Commentaries on the Last Four Books of Moses Arranged in the Form of a Harmony - Volume 4
John Calvin, 1509-1564
Bingham, Charles William
Grand Rapids, MI: Christian Classics Ethereal Library
THE FOUR LAST BOOKS OF MOSES
IN THE FORM OF A HARMONY BY JOHN CALVIN
TRANSLATED FROM THE ORIGINAL LATIN, AND COMPARED WITH THE FRENCH EDITION, WITH ANNOTATIONS, ETC.
BY THE REV. CHARLES WILLIAM BINGHAM, M.A.,
RECTOR OF MELCOMBE-HORSEY, DORSET, AND FORMERLY FELLOW OF NEW COLLEGE, OXFORD
CHRISTIAN CLASSICS ETHEREAL LIBRARY GRAND RAPIDS, MI
6. The Lord our God spoke unto us in Horeb, saying, Ye have dwelt long enough in this mount:
6. Jehova Deus noster loquutus est nobis in Horeb, dicendo: Sat vobis est habitasse in monte isto.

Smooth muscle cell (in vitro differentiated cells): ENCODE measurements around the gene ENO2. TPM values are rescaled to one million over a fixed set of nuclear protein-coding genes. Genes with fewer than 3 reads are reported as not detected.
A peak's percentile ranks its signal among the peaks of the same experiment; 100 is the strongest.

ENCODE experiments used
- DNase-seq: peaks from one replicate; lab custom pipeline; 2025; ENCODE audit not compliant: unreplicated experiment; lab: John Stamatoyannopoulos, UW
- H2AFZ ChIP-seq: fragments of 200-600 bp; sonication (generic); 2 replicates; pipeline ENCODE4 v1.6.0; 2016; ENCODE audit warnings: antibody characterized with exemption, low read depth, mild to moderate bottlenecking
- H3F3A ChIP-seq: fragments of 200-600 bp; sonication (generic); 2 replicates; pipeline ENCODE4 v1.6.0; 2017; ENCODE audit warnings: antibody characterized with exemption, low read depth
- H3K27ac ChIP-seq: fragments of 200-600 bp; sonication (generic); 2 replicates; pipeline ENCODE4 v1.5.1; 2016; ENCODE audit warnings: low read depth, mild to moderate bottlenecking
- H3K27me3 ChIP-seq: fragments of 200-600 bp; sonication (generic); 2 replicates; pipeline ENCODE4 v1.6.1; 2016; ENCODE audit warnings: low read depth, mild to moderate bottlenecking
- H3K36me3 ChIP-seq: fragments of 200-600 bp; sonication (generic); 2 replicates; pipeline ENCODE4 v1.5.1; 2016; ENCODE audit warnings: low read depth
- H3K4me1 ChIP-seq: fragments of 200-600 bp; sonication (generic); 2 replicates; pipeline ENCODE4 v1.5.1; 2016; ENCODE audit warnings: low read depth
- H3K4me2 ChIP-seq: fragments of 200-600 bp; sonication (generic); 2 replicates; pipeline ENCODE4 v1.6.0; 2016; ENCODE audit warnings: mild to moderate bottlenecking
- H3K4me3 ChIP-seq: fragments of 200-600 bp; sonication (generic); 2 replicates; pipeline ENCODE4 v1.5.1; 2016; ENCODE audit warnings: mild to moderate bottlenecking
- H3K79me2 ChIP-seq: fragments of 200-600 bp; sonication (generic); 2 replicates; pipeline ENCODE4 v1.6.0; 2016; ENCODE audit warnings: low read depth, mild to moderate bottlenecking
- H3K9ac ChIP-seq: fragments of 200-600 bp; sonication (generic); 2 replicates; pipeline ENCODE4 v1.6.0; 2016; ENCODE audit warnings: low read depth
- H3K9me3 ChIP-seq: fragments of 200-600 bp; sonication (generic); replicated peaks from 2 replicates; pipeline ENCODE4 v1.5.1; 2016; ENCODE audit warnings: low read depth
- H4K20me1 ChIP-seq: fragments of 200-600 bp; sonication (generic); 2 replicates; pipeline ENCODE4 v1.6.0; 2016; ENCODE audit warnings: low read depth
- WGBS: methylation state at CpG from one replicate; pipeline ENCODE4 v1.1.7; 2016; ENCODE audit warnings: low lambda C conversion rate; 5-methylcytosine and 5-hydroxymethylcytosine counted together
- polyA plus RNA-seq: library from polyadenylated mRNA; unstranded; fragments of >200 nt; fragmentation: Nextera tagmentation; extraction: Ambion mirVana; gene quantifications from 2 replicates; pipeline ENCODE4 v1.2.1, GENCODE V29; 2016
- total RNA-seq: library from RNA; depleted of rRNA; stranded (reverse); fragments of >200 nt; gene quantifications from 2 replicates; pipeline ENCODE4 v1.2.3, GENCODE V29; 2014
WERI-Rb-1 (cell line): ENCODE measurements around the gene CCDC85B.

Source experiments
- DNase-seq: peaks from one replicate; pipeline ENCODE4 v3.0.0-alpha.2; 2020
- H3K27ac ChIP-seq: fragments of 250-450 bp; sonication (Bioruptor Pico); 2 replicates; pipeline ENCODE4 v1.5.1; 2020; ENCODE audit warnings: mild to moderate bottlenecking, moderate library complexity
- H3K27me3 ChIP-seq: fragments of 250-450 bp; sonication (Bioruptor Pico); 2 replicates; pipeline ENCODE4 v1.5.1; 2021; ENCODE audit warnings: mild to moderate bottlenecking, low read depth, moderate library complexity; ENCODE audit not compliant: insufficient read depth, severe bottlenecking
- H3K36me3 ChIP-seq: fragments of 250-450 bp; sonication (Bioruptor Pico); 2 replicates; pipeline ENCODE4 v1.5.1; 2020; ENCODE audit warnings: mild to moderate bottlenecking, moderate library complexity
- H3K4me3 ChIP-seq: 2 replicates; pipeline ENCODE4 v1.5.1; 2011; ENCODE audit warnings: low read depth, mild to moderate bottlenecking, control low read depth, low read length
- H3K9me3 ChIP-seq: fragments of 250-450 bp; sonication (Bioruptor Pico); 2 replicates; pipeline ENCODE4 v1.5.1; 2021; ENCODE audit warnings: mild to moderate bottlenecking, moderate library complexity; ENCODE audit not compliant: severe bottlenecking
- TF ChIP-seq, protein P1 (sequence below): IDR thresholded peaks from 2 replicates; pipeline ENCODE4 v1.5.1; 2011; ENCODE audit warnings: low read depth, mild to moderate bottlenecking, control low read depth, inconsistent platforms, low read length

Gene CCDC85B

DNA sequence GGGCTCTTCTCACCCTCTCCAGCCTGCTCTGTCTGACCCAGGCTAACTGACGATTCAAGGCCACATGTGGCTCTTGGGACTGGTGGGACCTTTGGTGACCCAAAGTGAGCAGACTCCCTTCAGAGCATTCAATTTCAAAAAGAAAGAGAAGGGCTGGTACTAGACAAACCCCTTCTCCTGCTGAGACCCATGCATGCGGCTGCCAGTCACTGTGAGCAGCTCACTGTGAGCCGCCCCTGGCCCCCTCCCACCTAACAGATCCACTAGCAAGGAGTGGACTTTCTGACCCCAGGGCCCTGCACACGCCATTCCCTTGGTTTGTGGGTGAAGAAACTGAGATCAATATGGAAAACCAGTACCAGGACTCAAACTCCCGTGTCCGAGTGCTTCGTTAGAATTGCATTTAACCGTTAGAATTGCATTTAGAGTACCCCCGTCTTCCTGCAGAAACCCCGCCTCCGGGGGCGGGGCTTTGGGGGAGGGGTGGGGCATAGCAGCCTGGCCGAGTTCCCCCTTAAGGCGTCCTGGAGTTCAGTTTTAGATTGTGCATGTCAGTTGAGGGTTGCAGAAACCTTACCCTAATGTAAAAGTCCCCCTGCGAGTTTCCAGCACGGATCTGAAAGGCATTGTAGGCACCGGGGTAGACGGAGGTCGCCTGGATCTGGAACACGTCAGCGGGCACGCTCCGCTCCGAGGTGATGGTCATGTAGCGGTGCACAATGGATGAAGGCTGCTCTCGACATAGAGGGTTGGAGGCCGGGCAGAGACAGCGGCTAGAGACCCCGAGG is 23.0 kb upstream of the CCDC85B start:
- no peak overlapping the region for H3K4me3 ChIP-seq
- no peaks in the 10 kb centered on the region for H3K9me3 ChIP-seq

7. Turn you, and take your journey, and go to the mount of the Arnorites, and unto all the places nigh thereunto, in the plain, in the hills, and in the vale, and in the south, and by the sea-side, to the land of the Canaanites, and unto Lebanon, unto the great river, the river Euphrates.
7. Vertite vos, et proficiscimini, et ite ad montem Amorrhmorum, et ad omnes vicinos ejus, in solitudine, in monte, et planitie, et rueridle, et in littore marls, terrain Chenanaei a Lebanon usque ad flumen magnum flumen Euphraten.
8. Behold, I have set the land before you: go in and possess the land which the Lord. swore unto your fathers, Abraham, Isaac, and Jacob, to give unto them, and to their seed after them.
8. Vide, dedi coram vobis terram, ingredimini, et possidete terram illam quam juravit Jehova patribus vestris, Abraham, Isaac et Jacob, se daturum eis, et semini eorum post ipsos.